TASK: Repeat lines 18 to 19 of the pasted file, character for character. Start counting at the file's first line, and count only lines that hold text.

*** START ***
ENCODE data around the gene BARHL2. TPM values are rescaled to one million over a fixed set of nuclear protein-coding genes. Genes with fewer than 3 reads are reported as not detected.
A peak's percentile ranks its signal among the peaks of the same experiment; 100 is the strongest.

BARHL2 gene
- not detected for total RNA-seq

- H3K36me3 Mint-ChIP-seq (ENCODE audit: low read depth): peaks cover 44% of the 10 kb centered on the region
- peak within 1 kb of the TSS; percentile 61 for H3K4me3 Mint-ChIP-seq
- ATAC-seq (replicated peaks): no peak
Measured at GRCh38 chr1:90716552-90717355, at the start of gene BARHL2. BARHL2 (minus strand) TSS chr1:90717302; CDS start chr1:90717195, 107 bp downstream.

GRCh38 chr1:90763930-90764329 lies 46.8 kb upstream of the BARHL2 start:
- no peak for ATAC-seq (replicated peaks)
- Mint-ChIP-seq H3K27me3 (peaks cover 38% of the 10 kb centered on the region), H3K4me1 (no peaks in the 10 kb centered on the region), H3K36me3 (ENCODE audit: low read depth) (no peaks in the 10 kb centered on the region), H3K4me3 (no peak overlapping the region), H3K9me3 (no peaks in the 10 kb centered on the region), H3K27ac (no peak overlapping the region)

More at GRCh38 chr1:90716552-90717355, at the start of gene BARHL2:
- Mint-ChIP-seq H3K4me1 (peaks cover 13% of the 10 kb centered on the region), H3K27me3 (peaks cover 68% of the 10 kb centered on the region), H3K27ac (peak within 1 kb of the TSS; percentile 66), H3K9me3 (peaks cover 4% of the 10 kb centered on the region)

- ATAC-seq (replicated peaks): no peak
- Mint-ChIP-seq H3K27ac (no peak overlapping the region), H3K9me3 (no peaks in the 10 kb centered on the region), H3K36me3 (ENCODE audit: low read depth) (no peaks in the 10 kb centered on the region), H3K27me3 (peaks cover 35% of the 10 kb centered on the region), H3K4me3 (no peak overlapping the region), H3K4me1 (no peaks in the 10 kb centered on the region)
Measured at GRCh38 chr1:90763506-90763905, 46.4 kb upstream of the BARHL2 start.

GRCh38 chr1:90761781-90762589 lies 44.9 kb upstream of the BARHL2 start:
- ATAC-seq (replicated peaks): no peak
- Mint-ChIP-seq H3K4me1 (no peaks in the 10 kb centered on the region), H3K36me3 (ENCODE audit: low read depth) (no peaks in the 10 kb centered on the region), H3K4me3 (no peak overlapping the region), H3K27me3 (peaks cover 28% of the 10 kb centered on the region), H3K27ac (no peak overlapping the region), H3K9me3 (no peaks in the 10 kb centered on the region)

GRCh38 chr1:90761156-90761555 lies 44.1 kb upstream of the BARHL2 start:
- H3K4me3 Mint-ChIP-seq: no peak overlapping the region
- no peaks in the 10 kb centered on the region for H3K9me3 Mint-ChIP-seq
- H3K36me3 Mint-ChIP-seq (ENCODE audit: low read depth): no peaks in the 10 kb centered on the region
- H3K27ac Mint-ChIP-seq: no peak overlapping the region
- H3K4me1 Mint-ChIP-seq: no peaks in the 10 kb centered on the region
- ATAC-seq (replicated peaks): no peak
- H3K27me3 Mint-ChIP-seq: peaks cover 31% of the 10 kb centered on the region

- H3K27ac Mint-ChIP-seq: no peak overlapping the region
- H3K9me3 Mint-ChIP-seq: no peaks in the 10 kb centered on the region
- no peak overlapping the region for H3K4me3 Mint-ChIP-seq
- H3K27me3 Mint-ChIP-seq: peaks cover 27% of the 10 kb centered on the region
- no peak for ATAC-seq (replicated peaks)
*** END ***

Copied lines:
- ATAC-seq (replicated peaks): no peak
- Mint-ChIP-seq H3K4me1 (no peaks in the 10 kb centered on the region), H3K36me3 (ENCODE audit: low read depth) (no peaks in the 10 kb centered on the region), H3K4me3 (no peak overlapping the region), H3K27me3 (peaks cover 28% of the 10 kb centered on the region), H3K27ac (no peak overlapping the region), H3K9me3 (no peaks in the 10 kb centered on the region)